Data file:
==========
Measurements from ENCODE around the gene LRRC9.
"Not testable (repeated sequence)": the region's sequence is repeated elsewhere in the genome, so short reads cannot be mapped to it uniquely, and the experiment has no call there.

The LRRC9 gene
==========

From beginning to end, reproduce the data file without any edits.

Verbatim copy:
Measurements from ENCODE around the gene LRRC9.
"Not testable (repeated sequence)": the region's sequence is repeated elsewhere in the genome, so short reads cannot be mapped to it uniquely, and the experiment has no call there.

The LRRC9 gene